4-25-2005 Bring on those Nerdy Dragons!

Well? Did anyone take a spin through that Changing for the Future supplement that topped the Sunday Times Leader out at 77 pounds? I did. And among other interesting things, I found this:

"That's the whole problem, that and the cutting of services," Katsock said. "McGroarty's big plans didn't come to fruition at times, but he never raised fees or taxes, and he always was dedicated to increasing services."--Christine Katsock

Ahem. Clueless is as clueless does.

His big plans didn't come to fruition at times???

Is this a classic example of revisionist history, or what? His big plans didn't come to fruition at times??? Thank you, Christine, for that less than visionary insight as to how things didn't work around here before May 20, 2003.

His big plans didn't come to fruition at times, but he never raised taxes or fees??? Is this the very best that the ridiculous Luzerne County Taxpayer Party has to offer? DUH!!!

In one respect, she is absolutely correct. Tom McGroarty never raised taxes or fees. And yes, he always was dedicated to increasing services. And as soon as we sent him off to the political has-been column, and then beat back Christine's weaker than weak "Well, I wasn't sitting on council for the past twelve years" challenge to Tom Leighton's optimistic vision of Wilkes-Barre's future, we had to float a $10.4 million Tax Anticipation Note to clean up the unpaid mess that would prove to be Tom McGroarty's ultimate legacy. One more time. That's $10.4 million in unpaid debts, honey.

Yeah, Christine, he never raised taxes or fees, and he was dedicated to increasing services. But, in the long run, those services need to be paid for. And while Tom Leighton takes consistent heat for making sure that we can balance our budget for the very first time since the Jints last won a Super Bowl, noisy dipwads such as yourself keep yammering on and on about increasing services without creating the revenue streams necessary to pay for them.

Much like McGroarty, Christine hasn't a friggin' clue.

If they ever put her in charge, I'll be calling the local U-Haul outlet right quick.

If that sad day ever comes to pass, do an internet search for Armpit Falls Online.

That's where you'll find me.

From the e-mail inbox Mr. Mark,

You are one screwy individual. And most entertaining. The posting you put up last night is exactly the reason I am drawn to your site. When I click on the title of your most recent madness, I always wonder where it's going to lead me. I seriously doubt that you know where you are going to end up when you set out on where you think you are going to.

Where else can I go on a daily basis and read scattershot diatribes about shop class-Kresges pizza-Roger the Shrubber-exploding toilets-daring raids on closely guarded soda machines-W-B city politics-county politics-and Van Halen all tightly packed into 1,000 words or less? And Pull the Peg? Where did that come from? I had forgotten all about that lost art. Want to give it a go sometime?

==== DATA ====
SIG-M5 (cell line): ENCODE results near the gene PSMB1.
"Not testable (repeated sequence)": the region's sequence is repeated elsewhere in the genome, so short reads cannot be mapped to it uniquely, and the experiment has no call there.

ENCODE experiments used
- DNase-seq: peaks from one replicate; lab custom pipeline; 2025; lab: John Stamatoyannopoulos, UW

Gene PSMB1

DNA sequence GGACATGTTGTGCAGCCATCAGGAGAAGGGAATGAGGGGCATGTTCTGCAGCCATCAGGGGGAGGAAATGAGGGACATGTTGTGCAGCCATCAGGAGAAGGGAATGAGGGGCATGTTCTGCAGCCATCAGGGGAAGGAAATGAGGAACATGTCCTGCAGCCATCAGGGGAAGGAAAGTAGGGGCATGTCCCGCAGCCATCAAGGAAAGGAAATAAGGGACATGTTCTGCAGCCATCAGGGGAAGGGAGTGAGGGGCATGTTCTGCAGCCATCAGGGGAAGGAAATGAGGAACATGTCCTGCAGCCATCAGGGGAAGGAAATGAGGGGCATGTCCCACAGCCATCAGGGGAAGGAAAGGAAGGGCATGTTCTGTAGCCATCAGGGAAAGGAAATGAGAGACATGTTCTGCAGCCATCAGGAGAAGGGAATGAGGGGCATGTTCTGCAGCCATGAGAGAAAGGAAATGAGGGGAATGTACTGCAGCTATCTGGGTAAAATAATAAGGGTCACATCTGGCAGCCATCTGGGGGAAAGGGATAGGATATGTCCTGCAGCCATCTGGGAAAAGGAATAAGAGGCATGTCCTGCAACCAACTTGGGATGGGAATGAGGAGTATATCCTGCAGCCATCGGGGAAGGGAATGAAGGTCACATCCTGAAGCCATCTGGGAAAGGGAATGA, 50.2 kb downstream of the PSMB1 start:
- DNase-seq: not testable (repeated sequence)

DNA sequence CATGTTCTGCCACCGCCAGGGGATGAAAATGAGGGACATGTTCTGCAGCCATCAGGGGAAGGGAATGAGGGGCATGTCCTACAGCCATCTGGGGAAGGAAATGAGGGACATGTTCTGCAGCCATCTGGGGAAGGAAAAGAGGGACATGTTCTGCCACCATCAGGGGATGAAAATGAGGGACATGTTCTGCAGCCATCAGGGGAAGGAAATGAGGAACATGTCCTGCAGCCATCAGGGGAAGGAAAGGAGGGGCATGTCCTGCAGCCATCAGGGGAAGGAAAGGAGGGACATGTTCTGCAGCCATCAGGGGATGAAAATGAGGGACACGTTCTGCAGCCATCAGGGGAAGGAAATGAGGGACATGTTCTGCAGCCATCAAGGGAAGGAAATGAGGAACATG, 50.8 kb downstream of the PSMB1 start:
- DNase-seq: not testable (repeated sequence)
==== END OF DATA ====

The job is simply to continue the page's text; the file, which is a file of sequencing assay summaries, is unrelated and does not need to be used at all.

I do not always agree with your take on things, but you have the rare ability to make me chuckle even while you are dumping all over something near and dear to me. Your undisciplined writing style clearly backs up your claims of being an academic slacker once upon a time. With that said, I can only wonder what might have been if you yourself, had been one of those "suckup A students" so long ago.

I know from following your latest travails that you get a lot of guff from people, but you need to know that for every person that does not appreciate what you have brought to the local debate, there are probably just as many that do. I wanted you to know that. At this time, I would like to throw some of your earliest words back at you.

Wilkes-Barre Online is not-for-profit and is not affiliated with any political party, news source, government agency, taxpayer group, mis-guided environmentalists, or any single issue jerkoff group. Robust, independent news generation preserves and nutures our democracy.

Keep it coming.

Fred from somewhere near W-B

Jeez. Thanks a bunch. Funny, a part of your e-mail reminds me of something I heard last year on WILK:

He's the Jonathan Swift of NEPA. Should have been a writer. Should have been a journalist.

Jonathan Swift?

I do like that.

Swift, Jonathan (1667-1745), an English author, wrote Gulliver's Travels (1726), a masterpiece of comic literature. Swift is called a great satirist because of his ability to ridicule customs, ideas, and actions he considered silly or harmful. His satire is often bitter, but it is also delightfully humorous.